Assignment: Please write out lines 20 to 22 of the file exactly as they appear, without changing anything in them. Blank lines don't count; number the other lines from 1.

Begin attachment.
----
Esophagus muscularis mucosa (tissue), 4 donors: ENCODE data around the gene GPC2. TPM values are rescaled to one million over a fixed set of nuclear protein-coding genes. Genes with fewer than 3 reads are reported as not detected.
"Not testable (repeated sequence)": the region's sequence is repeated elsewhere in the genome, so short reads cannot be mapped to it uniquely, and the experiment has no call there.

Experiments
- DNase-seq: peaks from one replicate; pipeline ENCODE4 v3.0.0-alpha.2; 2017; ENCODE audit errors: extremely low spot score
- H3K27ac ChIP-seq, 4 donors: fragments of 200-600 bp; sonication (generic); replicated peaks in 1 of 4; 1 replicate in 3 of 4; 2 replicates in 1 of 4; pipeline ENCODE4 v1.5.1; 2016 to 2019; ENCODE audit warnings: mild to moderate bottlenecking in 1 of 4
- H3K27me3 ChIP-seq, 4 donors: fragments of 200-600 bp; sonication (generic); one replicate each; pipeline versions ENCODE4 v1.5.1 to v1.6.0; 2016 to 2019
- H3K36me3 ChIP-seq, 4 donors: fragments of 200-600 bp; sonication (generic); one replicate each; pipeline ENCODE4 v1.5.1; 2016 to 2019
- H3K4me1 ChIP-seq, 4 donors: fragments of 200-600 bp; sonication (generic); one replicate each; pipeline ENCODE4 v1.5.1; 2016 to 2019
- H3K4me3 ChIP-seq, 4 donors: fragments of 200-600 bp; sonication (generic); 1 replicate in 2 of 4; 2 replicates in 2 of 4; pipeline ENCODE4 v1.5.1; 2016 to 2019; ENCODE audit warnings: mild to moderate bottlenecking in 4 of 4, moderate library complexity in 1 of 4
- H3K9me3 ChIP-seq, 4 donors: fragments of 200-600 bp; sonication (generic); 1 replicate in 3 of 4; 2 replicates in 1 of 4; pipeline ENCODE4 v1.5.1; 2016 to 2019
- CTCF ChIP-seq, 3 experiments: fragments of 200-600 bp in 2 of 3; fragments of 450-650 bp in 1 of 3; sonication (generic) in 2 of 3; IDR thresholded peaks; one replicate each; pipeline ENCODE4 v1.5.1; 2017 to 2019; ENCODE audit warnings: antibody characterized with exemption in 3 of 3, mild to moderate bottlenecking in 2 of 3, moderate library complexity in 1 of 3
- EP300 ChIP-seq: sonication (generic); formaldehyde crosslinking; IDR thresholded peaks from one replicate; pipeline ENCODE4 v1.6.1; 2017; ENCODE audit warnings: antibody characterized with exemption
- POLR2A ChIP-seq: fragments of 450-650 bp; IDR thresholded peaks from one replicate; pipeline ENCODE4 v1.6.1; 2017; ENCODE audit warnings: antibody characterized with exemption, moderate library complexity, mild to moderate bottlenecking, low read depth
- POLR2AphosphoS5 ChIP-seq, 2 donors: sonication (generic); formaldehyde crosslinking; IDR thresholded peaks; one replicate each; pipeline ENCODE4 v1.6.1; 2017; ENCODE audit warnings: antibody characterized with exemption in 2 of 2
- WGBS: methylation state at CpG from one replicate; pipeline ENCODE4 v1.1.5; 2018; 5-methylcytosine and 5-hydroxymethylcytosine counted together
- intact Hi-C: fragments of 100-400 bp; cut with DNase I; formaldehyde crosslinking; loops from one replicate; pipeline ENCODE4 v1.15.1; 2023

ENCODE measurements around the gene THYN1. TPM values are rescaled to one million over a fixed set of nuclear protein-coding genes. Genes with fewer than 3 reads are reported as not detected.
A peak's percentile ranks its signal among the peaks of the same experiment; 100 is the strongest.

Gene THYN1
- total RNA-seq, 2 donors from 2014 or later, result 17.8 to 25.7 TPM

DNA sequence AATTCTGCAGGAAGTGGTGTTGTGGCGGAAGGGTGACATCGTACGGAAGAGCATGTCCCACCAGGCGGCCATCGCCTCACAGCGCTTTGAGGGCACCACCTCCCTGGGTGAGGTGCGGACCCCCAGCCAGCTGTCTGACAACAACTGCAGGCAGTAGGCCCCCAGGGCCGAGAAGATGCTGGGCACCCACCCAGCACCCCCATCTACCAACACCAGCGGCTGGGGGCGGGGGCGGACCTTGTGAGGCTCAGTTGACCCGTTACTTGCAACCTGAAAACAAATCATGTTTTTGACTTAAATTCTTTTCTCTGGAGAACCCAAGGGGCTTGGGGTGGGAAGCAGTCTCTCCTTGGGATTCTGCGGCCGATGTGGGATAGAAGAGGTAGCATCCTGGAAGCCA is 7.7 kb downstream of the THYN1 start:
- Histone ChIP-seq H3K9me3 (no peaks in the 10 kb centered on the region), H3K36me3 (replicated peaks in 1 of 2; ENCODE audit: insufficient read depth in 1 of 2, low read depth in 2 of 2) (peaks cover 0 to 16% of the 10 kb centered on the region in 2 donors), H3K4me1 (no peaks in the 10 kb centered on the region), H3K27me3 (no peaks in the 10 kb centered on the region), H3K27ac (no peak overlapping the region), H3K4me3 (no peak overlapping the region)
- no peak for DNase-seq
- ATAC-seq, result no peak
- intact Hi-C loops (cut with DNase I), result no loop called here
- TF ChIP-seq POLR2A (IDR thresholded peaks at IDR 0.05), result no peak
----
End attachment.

- total RNA-seq, 2 donors from 2014 or later, result 17.8 to 25.7 TPM

DNA sequence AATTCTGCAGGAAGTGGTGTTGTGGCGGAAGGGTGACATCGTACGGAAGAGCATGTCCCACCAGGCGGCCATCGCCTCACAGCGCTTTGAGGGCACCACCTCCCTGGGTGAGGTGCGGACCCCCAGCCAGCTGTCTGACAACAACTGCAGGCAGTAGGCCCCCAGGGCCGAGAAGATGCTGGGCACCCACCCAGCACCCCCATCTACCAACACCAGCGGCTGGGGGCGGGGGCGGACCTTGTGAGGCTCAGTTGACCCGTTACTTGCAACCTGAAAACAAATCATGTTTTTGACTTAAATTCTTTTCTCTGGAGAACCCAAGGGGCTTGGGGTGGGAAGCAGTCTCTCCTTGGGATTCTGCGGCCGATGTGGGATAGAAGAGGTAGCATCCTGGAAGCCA is 7.7 kb downstream of the THYN1 start:
- Histone ChIP-seq H3K9me3 (no peaks in the 10 kb centered on the region), H3K36me3 (replicated peaks in 1 of 2; ENCODE audit: insufficient read depth in 1 of 2, low read depth in 2 of 2) (peaks cover 0 to 16% of the 10 kb centered on the region in 2 donors), H3K4me1 (no peaks in the 10 kb centered on the region), H3K27me3 (no peaks in the 10 kb centered on the region), H3K27ac (no peak overlapping the region), H3K4me3 (no peak overlapping the region)